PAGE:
- by a certain exterior guidance, inasmuch as by sight and the senses, which are rooted in the head, man is guided in his exterior acts.
Quote#2 explains why a Pope is called the Vicar of Christ. "Vicar" is related to the word "vicarious," that which "takes or supplies the place of another thing or person"; a Pope represents Christ.
- Christ is the Head of all who pertain to the Church in every place and time and state; but all other men are called heads with reference to certain special places, as bishops of their Churches. Or with reference to a determined time as the Pope is the head of the whole Church, viz. during the time of his Pontificate, and with reference to a determined state, inasmuch as they are in the state of wayfarers.
- Christ is the Head of the Church by His own power and authority; while others are called heads, as taking Christ's place, according to 2 Cor. 2:10, "For what I have pardoned, if I have pardoned anything, for your sakes I have done it in the person of Christ," and 2 Cor. 5:20, "For Christ therefore we are ambassadors, God, as it were, exhorting by us."
Quote[Bill] MOYERS: But did you come to reproductive issues as an intellectual, philosophical pursuit? Or was there something that happened? Did come up on... was there a revelation?
[Bill] GATES: When I was growing up, my parents were almost involved in various volunteer things. My dad was head of Planned Parenthood. And it was very controversial to be involved with that. And so it's fascinating. At the dinner table my parents are very good at sharing the things that they were doing. And almost treating us like adults, talking about that.
My mom was on the [Judeo-Freemasonic] United Way group that decides how to allocate the money and looks at all the different charities and makes the very hard decisions about where that pool of funds is going to go. So I always knew there was something about really educating people and giving them choices in terms of family size.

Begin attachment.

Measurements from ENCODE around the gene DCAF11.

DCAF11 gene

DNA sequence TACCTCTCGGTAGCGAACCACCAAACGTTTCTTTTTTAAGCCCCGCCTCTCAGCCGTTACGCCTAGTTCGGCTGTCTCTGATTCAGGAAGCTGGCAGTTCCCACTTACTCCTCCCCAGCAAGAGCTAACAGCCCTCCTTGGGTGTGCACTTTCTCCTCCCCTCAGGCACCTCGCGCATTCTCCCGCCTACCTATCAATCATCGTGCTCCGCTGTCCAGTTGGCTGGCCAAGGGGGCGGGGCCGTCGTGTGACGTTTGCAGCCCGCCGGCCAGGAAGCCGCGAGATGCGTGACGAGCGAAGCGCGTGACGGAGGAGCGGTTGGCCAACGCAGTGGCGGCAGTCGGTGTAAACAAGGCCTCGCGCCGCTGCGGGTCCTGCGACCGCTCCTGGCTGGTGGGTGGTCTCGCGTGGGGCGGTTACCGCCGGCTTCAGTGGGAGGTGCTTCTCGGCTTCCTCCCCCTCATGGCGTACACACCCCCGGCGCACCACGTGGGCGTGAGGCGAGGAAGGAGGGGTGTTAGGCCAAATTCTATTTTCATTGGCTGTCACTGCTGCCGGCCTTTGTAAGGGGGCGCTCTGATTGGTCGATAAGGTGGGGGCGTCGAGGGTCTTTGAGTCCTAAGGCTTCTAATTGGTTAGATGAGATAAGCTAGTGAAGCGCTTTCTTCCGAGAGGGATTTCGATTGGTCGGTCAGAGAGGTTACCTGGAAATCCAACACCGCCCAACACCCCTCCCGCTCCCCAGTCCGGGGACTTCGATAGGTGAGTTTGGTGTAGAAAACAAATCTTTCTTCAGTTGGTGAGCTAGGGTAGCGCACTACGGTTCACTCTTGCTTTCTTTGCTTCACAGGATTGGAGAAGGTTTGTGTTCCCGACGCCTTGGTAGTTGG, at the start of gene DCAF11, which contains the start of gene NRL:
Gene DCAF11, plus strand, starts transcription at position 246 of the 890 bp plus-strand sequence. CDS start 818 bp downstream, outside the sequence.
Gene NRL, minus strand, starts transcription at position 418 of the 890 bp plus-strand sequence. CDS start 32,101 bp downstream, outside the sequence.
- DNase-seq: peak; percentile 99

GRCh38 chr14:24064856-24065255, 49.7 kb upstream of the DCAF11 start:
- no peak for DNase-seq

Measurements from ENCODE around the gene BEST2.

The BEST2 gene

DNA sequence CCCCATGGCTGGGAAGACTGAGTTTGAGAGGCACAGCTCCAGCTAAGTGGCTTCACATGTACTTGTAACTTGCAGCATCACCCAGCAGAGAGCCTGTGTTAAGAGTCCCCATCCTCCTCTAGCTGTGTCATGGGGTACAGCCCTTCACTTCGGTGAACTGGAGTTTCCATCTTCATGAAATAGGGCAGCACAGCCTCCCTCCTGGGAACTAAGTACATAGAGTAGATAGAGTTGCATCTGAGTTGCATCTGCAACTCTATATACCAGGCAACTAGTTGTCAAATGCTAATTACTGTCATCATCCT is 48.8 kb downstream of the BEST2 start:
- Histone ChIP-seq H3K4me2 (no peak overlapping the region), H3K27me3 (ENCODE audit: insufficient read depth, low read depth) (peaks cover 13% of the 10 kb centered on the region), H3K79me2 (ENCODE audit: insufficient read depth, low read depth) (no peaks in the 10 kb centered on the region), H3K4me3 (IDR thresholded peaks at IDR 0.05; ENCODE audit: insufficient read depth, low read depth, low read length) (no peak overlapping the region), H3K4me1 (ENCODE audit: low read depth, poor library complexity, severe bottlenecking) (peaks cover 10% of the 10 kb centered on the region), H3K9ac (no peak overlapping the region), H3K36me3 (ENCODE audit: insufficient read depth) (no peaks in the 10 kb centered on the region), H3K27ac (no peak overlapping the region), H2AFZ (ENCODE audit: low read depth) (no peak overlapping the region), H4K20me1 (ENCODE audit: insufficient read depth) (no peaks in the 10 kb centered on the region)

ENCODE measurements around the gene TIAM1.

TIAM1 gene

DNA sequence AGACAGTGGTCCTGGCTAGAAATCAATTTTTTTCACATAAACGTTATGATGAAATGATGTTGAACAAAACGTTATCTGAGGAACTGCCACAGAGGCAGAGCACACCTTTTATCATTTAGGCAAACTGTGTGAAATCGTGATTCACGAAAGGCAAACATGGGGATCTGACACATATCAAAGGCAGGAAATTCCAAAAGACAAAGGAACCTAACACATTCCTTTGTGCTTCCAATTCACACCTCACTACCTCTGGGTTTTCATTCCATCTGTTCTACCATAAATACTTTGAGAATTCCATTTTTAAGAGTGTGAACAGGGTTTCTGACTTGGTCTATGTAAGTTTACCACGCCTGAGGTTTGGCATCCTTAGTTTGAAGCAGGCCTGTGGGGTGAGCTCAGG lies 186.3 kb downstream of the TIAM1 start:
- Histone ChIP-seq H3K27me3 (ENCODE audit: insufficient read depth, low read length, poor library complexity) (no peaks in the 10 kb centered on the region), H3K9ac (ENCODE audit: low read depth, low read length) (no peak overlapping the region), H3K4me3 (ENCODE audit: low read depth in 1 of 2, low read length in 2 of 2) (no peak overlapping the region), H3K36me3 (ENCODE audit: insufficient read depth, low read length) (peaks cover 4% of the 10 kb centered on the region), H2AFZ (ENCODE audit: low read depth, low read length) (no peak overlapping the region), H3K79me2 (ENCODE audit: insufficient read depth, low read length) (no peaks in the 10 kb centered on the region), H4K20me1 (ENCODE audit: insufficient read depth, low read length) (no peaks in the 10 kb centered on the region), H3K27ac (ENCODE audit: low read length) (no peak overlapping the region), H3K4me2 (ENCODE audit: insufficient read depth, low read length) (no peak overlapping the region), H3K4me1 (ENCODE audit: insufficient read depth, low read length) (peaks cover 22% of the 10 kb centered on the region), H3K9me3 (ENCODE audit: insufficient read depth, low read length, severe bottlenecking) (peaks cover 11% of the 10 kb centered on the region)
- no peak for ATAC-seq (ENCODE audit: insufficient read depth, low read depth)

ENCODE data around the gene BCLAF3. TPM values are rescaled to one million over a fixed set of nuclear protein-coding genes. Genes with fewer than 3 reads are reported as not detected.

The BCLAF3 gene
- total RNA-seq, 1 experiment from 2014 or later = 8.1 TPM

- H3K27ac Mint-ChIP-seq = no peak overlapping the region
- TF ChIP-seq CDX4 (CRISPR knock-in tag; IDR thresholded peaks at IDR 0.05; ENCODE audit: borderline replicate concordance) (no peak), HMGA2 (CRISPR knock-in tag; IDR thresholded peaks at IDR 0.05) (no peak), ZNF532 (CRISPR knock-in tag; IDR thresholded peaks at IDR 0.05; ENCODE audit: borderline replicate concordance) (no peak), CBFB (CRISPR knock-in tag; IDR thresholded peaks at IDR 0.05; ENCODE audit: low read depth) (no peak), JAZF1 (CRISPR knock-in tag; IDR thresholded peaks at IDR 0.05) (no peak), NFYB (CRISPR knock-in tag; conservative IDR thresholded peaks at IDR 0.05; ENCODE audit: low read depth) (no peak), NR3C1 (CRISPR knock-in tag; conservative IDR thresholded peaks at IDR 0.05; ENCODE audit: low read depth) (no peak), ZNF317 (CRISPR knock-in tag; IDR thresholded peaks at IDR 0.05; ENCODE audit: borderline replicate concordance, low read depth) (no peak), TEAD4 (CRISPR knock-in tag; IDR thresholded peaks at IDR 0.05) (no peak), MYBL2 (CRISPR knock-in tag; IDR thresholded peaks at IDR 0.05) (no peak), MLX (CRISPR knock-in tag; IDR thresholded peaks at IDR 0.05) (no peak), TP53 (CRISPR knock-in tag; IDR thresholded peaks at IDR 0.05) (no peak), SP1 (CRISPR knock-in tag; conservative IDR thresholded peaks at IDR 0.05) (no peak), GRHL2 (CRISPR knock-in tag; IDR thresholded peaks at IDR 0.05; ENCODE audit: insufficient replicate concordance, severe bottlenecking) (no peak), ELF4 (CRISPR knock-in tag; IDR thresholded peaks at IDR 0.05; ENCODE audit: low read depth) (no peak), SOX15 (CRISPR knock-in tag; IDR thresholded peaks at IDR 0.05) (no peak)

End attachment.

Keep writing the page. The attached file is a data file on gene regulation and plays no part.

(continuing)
Quote15. The one only reason which men have for not obeying is when anything is demanded of them which is openly repugnant to the natural or the divine law, for it is equally unlawful to command to do anything in which the law of nature or the will of God is violated. If, therefore, it should happen to any one to be compelled to prefer one or the other, viz., to disregard either the commands of God or those of rulers, he must obey Jesus Christ, who commands us to "give to Caesar the things that are Caesar's, and to God the things that are God's,"(Matt. 22:21) and must reply courageously after the example of the Apostles: "We ought to obey God rather than men."(Acts 5:29) And yet there is no reason why those who so behave themselves should be accused of refusing obedience; for, if the will of rulers is opposed to the will and the laws of God, they themselves exceed the bounds of their own power and pervert justice; nor can their authority then be valid, which, when there is no justice, is null.Thus, the Devil, who opposes the will of God, has no authority.
QuoteThe question arose as follows: God and Satan are as it were two masters who contend for the possession of mankind. Hence men by departing from God fell under Satan's power, by whom they are now kept in bondage. As, moreover, men had fallen into his power, not unwillingly, but of their own choice, may we not say that the Devil has over them a real right, a right of property and a right of conquest? Hence, when God decided to free Satan's captives, was He not bound in justice to recognize and take into consideration the Devil's rights? Many of the Fathers [e.g., St. Irenæus, Origen, and St. Gregory of Nyssa] answered this question affirmatively.t;Error has no rights," as Abp. Lefebvre said; so why should the Devil?